Part II will be focused entirely on how to integrate your software with third party software. There is always something to integrate with in custom software business and it is better to be prepared.

Part III will touch the topic of what happens when your custom software gets resold to another and another and another customer. Main focus will be on how to handle new requirements and hopefully not mess up existing and future deployments.

Last but not least, a disclaimer. This series is made of findings I gathered in my career of building custom software. As many things in software, it definitely does not present the only right way. In some cases you might also find it completely wrong. Good. Let me know.

API pr0n

I doubt that anyone serious about tech could avoid hearing at least a little bit about NPM “disaster” in recent weeks. Some say, it is developers ego, that caused entire ecosystem to crash down. Others blame NPM for caving in to capital instead of open source. But the problem lies elsewhere.

In recent years, a phenomena started to occur in software development cycles, that I like to call API porn. It is caused by a fact that services, such as npm, bower, nuget and such, make it as easy to add APIs to projects as it is snapping your fingers. Don’t get me wrong, I love code reuse, but this has crossed every possible edge of reason.

Let me explain why. One of most challenging and difficult things for developer to do is an API. Why? It needs to be open just enough that another developer can use it, but not in irregular way. It needs to capture every single edge case, just for the fact that a memory leak does not make you reboot your app every 15 minutes. Or, that your application does not crash, when your users are entering unicode characters. Talking from experience, this takes a lot of thinking, tweaking, debugging and testing.

In that retrospect, there are more than 500.000 APIs on NuGet alone and I am guessing NPM can beat that without a sweat. Half a million APIs.  Have developers became so much better at writing APIs or is it that we publish just about everything nowadays? As much as I would like to believe it is former, quantity wins.

Back to NPMs little problem. The package that did most “damage” was left-pad package. Let that sink in for a moment or two. Left-pad package is nothing fancy (no offense to the author). It is a simple JavaScript function that adds custom padding in front of a given string.  Yes, that is correct. We have come up so far, that people actually think, it is better to include 3rd party left padding extension than it is to write your own. Specially, when it will take about 35 minutes, inlcuding a lunch break. And this same people are now blaming developer and NPM when their projects don’t compile/deploy? Somehow reminds me of people that copy and paste first StackOverflow solution (without reading) and then complain it does not work.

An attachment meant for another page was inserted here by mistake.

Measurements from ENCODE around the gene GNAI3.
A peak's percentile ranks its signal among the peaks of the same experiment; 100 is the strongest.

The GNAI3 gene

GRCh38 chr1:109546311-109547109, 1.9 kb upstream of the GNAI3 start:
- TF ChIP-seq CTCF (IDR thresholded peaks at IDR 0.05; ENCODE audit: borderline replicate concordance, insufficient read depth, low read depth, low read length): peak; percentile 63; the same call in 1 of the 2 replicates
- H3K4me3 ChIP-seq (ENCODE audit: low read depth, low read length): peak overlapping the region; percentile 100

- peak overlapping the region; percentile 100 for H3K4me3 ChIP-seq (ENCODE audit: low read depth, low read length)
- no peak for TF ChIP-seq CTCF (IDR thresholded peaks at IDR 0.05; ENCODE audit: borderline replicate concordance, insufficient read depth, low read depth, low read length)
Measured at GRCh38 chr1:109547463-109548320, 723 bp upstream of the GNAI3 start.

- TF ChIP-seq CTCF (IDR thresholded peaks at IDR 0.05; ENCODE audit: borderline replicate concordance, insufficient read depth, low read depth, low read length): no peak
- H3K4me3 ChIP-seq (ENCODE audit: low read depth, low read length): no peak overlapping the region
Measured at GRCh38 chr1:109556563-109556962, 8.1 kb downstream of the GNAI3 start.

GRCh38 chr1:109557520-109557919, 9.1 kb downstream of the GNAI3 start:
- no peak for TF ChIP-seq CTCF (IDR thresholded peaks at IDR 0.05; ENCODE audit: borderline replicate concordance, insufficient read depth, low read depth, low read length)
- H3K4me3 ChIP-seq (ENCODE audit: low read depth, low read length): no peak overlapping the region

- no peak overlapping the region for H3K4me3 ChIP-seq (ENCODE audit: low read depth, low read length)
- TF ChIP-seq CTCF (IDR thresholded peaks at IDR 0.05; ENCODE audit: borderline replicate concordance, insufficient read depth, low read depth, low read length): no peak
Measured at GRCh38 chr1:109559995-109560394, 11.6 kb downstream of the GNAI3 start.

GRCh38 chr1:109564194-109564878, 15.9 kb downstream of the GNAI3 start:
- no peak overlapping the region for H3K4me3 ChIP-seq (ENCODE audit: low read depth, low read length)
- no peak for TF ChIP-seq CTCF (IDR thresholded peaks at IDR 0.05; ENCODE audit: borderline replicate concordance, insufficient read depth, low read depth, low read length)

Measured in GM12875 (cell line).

This must stop. Now. I know, that package managers open entire world of possibilities, but “with great power comes great responsibility” and as it was obvious from NPM crash, most developers just cannot be trusted with it.

Windows 10 changes Slovenian locale (at last)

If you are a proud developer of software sold internationally or in Slovenia, you might pay a little attention to this. It has not been noted anywhere of importance and I discovered it by chance when one of the programs I am working on crashed.

Versions older than Windows 10 had the following Slovenian date and time format: “d.MM.yyyy”. As far as this can be understood from computing point of view, it is in conflict with Slovenian language rules.

So, in Windows 10, someone made a bold move and fixed said format to: “d. MM. yyyy”. Finally, one might say. Except, every possible application, relying on previous false date format, will now crash. This is specially true in C++ Ole objects, where calling COleDateTime::ParseDateTime with OS set language now fails, if string representation of date is in “d.MM.yyyy” format and OS primary language is Slovenian. Let me state here, that .NET handles date formatting without problems.

If you are targeting Windows 10 clients only, this is not a problem, per-se. You just need to make sure that there are spaces after each dot in date time string representation. If you are targeting multiple OS versions, you are cooked as older Windows, do not recognize new date time format.

I am still searching for least painful workaround, that would work on any Windows OS client. If anyone has an idea, you are more than welcome to share.